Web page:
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Home > Culture and Society

Civil Partnerships: A Little Half-Arsed

24 December 2005

This week the Queen Mother of Gay, Elton John, was legally united with his long-term partner David Furnish in the country's first celebrity civil partnership. What this essentially means is that if one day David decides Elton needs taking down a peg or two and pulls a Rebekah Wade on him, Elton will be entitled to the same legal protection afforded to other, less perverted humans. Also, if the couple adopt children and then split up, someone's going to be paying maintenance. Plus, a whole bunch of stuff about benefits, tax, inheritance, tenancy and so on. All good stuff which means that, although they may still be an abomination in the eyes of God, in the eyes of the law at least, homosexuals have finally been recognised as pretty much the same as everyone else. Splendid. We obviously all deserve an enormous pat on the back.

More significant than Elton and David's union this week was that of the Reverend Christopher Wardale and retired academic Malcolm McCourt. Not only did Wardale and McCourt enjoy a civil union in Newcastle, but they also chose to defy church stricture by following it up with an in-church blessing, which was performed by former bishop of Durham, David Jenkins. Formal church blessings for homosexual couples are not sanctioned by the Anglican church for the simple reason that God won't stand for it, so naturally, under the circumstances, certain ecclesiastical bigwigs have been getting rather annoyed. The current Bishop of Durham, Tom Wright, has even been grumbling about taking disciplinary action against the rebel vicar.

What makes Wardale and McCourt's defiance all the more delicious - and Wright all the angrier - is that before entering into a civil partnership, any member of the clergy must reassure their diocesan bishop that they will under no account be using their own clerical member for anything other than the passing of holy water. Wardale refused to give any such assurance. Good for him.

The general consensus on the whole civil partnership issue is that as a nation, we've all done very well. Homosexuality is still illegal in more than 75 countries, whereas we in Britain are so open-minded that we've decided to accord them fundamental legal rights the rest of us have been enjoying for ages. Although this may be true, the fact is, we're still a long way from the enlightened egalitarian utopia we seem to be mistaking ourselves for, and part of what's holding us back is the church's refusal to accept, sanction and bless homosexual marriages. What on earth is it with religious people and homosexuality anyway? How is it that they can preach love, tolerance and understanding on the one hand and dismiss a whole section of humanity as an abomination with the other? It's an extraordinarily primitive perspective. God must be furious. Indeed, when the first ceremonies in Belfast on Monday were disrupted by religious protestors holding out signs bearing slogans such as 'Sodomy is Sin', God must have been spinning in his grave.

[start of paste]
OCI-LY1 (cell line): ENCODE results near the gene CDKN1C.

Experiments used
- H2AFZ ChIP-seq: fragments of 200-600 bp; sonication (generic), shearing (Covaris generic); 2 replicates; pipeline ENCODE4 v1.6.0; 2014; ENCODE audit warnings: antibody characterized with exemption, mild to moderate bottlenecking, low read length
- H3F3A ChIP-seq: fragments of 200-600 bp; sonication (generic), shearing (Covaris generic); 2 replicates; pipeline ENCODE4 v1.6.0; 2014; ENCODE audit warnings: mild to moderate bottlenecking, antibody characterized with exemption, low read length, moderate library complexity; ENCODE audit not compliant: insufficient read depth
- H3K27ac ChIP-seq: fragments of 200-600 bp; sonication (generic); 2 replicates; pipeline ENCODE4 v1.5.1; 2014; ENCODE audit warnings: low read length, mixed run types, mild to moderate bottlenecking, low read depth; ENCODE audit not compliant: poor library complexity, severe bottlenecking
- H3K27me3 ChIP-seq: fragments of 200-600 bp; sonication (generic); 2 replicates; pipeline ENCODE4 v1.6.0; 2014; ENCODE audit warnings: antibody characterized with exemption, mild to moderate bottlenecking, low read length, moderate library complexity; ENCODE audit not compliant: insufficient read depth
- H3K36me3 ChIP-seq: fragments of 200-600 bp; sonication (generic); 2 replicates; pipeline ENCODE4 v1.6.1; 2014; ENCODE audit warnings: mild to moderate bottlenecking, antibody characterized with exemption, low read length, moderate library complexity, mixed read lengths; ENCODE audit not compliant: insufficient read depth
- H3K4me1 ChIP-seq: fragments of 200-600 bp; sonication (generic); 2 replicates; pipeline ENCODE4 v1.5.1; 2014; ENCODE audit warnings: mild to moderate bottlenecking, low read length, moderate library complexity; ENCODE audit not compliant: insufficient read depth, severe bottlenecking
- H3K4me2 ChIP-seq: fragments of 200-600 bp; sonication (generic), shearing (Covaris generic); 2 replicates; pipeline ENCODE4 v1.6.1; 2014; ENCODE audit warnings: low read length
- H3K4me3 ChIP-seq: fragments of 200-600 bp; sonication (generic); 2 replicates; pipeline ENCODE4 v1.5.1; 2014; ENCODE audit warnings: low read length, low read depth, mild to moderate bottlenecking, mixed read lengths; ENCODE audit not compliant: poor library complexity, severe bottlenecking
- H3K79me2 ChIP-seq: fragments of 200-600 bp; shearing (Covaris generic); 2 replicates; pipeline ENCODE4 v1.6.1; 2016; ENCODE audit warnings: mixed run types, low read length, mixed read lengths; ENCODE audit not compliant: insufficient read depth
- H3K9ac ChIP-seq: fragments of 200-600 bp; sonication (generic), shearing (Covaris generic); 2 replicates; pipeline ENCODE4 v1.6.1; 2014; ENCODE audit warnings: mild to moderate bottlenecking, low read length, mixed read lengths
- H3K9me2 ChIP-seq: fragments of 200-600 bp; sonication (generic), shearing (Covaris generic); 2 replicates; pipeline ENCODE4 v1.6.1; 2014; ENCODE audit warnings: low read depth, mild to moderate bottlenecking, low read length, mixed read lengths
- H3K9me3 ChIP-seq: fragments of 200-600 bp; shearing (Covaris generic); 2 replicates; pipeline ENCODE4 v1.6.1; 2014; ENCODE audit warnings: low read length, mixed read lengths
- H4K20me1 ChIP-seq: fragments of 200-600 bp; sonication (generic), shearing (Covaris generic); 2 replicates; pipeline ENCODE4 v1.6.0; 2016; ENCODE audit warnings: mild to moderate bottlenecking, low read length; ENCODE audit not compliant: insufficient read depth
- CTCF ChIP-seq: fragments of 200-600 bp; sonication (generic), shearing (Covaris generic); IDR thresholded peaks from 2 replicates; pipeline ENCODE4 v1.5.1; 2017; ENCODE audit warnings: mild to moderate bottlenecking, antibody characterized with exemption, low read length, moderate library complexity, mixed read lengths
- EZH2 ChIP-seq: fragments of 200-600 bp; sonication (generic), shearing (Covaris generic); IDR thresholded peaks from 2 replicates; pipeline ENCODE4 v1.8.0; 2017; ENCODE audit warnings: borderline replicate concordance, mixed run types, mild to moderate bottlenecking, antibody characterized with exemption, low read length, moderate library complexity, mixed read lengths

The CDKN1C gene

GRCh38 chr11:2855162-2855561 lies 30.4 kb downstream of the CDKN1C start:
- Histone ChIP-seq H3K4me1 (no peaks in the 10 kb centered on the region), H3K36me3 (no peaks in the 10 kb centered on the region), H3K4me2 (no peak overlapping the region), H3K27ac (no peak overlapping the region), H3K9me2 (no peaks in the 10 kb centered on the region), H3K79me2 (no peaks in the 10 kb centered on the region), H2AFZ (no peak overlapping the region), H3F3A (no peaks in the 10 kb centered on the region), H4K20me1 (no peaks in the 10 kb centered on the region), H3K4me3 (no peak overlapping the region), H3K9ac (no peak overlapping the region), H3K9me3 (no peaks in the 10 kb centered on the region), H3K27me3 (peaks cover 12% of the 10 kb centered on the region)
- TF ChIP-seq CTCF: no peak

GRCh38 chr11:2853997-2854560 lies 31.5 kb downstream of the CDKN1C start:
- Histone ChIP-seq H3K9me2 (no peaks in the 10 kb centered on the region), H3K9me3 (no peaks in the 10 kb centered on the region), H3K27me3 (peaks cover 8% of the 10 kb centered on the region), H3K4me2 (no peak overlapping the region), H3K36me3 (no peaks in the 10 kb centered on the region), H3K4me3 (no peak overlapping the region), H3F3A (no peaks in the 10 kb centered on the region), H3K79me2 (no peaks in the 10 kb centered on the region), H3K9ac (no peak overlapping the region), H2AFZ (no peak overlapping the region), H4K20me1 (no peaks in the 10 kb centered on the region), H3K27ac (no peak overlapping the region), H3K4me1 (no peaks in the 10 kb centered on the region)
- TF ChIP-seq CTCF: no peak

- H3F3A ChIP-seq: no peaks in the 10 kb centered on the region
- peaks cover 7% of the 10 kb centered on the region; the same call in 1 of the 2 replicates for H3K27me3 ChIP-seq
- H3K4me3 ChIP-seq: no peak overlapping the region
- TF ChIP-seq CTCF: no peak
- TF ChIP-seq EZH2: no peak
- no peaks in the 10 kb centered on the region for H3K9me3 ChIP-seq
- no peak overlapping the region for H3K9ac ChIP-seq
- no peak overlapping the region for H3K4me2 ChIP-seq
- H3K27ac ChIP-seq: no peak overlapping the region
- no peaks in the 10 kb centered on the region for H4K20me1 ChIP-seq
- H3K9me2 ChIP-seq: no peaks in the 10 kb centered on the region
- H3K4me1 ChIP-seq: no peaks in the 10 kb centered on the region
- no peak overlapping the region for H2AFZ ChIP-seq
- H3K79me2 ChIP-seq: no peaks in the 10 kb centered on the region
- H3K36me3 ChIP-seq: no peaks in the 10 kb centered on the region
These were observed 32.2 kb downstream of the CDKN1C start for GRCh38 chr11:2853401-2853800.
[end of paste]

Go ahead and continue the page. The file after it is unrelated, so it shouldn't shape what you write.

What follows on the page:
Don't get us wrong, the Civil Partnership Act is a whacking great step in exactly the right direction, but until we can get our religions to evolve a little, and turn their back on all that primitive Levitical abomination bullshit, we're still living in the dark ages. Therefore, what we at TFT propose is that church leaders simply grow up and accept that homosexuality is not a sin - they managed it for shellfish-eaters and beard-clippers, they can do it for the gays - and that they allow homosexuals to be married in church, in the eyes of God, for better or for worse, till death do they part. It's perfectly simple, and it's what Jesus would have wanted. And frankly speaking, if the church refuse to play ball, then they can go to hell.

Comment on this article: letters@thefridaything.co.uk

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